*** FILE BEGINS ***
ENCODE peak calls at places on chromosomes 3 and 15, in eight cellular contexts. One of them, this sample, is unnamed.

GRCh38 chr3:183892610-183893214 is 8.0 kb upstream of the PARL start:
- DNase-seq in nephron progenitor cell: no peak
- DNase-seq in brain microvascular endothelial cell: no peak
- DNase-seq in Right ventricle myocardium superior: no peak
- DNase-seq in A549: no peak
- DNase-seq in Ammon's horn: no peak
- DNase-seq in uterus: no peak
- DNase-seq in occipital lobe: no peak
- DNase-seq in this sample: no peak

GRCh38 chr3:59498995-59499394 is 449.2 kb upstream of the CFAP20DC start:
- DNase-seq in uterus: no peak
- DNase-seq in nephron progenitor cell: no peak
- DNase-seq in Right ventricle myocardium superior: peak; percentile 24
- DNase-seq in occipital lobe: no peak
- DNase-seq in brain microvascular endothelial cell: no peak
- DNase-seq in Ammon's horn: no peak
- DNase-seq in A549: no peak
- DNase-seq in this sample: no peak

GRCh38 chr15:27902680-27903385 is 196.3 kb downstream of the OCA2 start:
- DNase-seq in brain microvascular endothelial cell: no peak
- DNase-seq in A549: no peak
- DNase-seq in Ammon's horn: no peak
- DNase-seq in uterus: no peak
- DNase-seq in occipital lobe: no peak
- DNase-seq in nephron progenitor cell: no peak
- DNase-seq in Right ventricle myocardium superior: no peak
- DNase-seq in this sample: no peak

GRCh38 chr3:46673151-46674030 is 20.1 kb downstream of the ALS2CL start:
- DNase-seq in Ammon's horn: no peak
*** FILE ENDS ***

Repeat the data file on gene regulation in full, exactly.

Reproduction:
ENCODE peak calls at places on chromosomes 3 and 15, in eight cellular contexts. One of them, this sample, is unnamed.

GRCh38 chr3:183892610-183893214 is 8.0 kb upstream of the PARL start:
- DNase-seq in nephron progenitor cell: no peak
- DNase-seq in brain microvascular endothelial cell: no peak
- DNase-seq in Right ventricle myocardium superior: no peak
- DNase-seq in A549: no peak
- DNase-seq in Ammon's horn: no peak
- DNase-seq in uterus: no peak
- DNase-seq in occipital lobe: no peak
- DNase-seq in this sample: no peak

GRCh38 chr3:59498995-59499394 is 449.2 kb upstream of the CFAP20DC start:
- DNase-seq in uterus: no peak
- DNase-seq in nephron progenitor cell: no peak
- DNase-seq in Right ventricle myocardium superior: peak; percentile 24
- DNase-seq in occipital lobe: no peak
- DNase-seq in brain microvascular endothelial cell: no peak
- DNase-seq in Ammon's horn: no peak
- DNase-seq in A549: no peak
- DNase-seq in this sample: no peak

GRCh38 chr15:27902680-27903385 is 196.3 kb downstream of the OCA2 start:
- DNase-seq in brain microvascular endothelial cell: no peak
- DNase-seq in A549: no peak
- DNase-seq in Ammon's horn: no peak
- DNase-seq in uterus: no peak
- DNase-seq in occipital lobe: no peak
- DNase-seq in nephron progenitor cell: no peak
- DNase-seq in Right ventricle myocardium superior: no peak
- DNase-seq in this sample: no peak

GRCh38 chr3:46673151-46674030 is 20.1 kb downstream of the ALS2CL start:
- DNase-seq in Ammon's horn: no peak